Claim: “Common Core cannot be described as voluntary. Since CC is so costly to the states (estimated at $15 billion for each state for retraining teachers and purchase of computers for all kids to take the tests), CC is foisted on the locals by a combination of bribes, federal handouts, and as the price for getting a waiver to exempt a state from other obnoxious mandates, such as No Child Left Behind.”
- Common Core State Standards (CCSS) are a state-driven, voluntary initiative. They were not created by the federal government.
- The federal government provided incentives through Race to the Top for states to adopt bold education reforms, including higher standards, but each state voluntarily made the decision to adopt Common Core and followed its own specific constitutional, legislative or administrative processes to do so. A state’s decision to adopt Common Core played a very minor role in the Race to the Top competitive scoring process (making up just 8 percent of an individual state’s score under the federal application).
- The Elementary and Secondary Education Act (previously called No Child Left Behind) waiver process said that states had to adopt career and college ready standards. They could adopt Common Core or standards that their higher education institutions signed off on. Virginia did not adopt Common Core, but did receive a federal waiver.
- Common Core will not cost each state $15 billion. According to the Pioneer Institute, it will cost 15 billion among all of the participating states over the course of seven years. This number does not take into account that states already have substantial funding dedicated to assessments, technology, professional development, textbooks and other education needs.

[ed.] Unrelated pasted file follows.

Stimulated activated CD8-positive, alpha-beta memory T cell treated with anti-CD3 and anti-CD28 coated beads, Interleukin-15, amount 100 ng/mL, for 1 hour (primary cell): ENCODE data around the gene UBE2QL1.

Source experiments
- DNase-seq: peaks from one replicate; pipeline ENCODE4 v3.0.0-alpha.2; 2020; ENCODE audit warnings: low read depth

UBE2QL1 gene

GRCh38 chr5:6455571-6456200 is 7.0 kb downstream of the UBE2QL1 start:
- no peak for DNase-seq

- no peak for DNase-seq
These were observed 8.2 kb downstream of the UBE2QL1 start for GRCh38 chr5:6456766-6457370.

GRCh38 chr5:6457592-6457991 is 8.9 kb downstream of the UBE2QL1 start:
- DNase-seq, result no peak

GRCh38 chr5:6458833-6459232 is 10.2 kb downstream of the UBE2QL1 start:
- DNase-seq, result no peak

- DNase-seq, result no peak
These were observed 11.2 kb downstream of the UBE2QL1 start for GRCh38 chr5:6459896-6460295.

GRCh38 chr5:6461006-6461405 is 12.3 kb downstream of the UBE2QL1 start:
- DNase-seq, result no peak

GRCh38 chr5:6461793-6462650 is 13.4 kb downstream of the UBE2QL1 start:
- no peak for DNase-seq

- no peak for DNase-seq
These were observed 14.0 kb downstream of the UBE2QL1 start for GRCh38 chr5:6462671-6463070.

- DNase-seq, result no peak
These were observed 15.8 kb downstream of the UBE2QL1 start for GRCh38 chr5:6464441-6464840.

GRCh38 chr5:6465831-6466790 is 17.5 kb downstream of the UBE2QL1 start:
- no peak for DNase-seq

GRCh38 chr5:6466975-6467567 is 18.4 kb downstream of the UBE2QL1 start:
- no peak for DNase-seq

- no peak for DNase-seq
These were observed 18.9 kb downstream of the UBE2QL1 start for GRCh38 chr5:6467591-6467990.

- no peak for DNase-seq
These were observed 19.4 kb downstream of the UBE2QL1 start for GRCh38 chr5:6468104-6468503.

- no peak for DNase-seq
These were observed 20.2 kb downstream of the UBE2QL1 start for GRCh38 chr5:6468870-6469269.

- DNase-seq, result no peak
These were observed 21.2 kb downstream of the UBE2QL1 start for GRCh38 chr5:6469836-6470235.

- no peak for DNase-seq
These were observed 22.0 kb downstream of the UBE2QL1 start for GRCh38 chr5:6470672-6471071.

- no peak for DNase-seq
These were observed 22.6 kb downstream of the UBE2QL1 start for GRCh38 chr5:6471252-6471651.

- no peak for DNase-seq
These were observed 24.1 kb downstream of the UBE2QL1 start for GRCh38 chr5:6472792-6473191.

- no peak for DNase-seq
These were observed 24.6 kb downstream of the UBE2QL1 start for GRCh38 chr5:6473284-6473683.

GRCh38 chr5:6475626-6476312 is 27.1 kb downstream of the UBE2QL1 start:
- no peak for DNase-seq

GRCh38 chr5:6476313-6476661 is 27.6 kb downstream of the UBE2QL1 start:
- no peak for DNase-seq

- Because every state’s standards are currently different, the test and textbook publishers now have the upper hand and currently drive the market when it comes to pricing and available products. Common Core will put the customers – states and districts – back in charge and allow them access to better products, more vendors and a more diverse marketplace, ultimately holding the potential to drive down costs for taxpayers in states across the nation.
Claim: “The Common Core academic level is lower than what many states use now, and the math standards are so inferior that the only real mathematician on the validation committee refused to sign off on the math standards.”
- A Thomas B. Fordham Institute study showed that Common Core State Standards are superior to standards currently in use in 39 states in math and 37 states in English. For 33 states, the new standards are superior in both math and reading. The shared standards will Increase accountability by providing transparent data that allows for true comparisons across state lines.
- There were eight math experts on the Validation Committee, and six endorsed the standards. Professor R. James Milgram’s assertion that the math standards set “low expectations” for students has been refuted by the conservative Fordham Institute study that found the Common Core standards are superior to the math standards in the majority of states across the nation. In total there were more than 70 math experts on the development and feedback team for the math standards and 25 of them came from some of the most respected universities the country.
Claim: “(Milgram) said the CC standards are two years behind international expectations by the 8th grade, and fall further behind in grades 8 to 12. The CC math standards downgrade the years when algebra and geometry are to be taught.”
- Research by William Schmidt, a Distinguished Professor at Michigan State University, a leading expert on international mathematics performance and a previous director of the U.S. Trends in International Mathematics and Science Study (U.S. TIMSS), found that no state’s previous math standards were as close a match (a 90 percent consistency rate) to those of high performing countries as the Common Core. Not even Massachusetts, which is widely viewed as having the highest standards in the nation.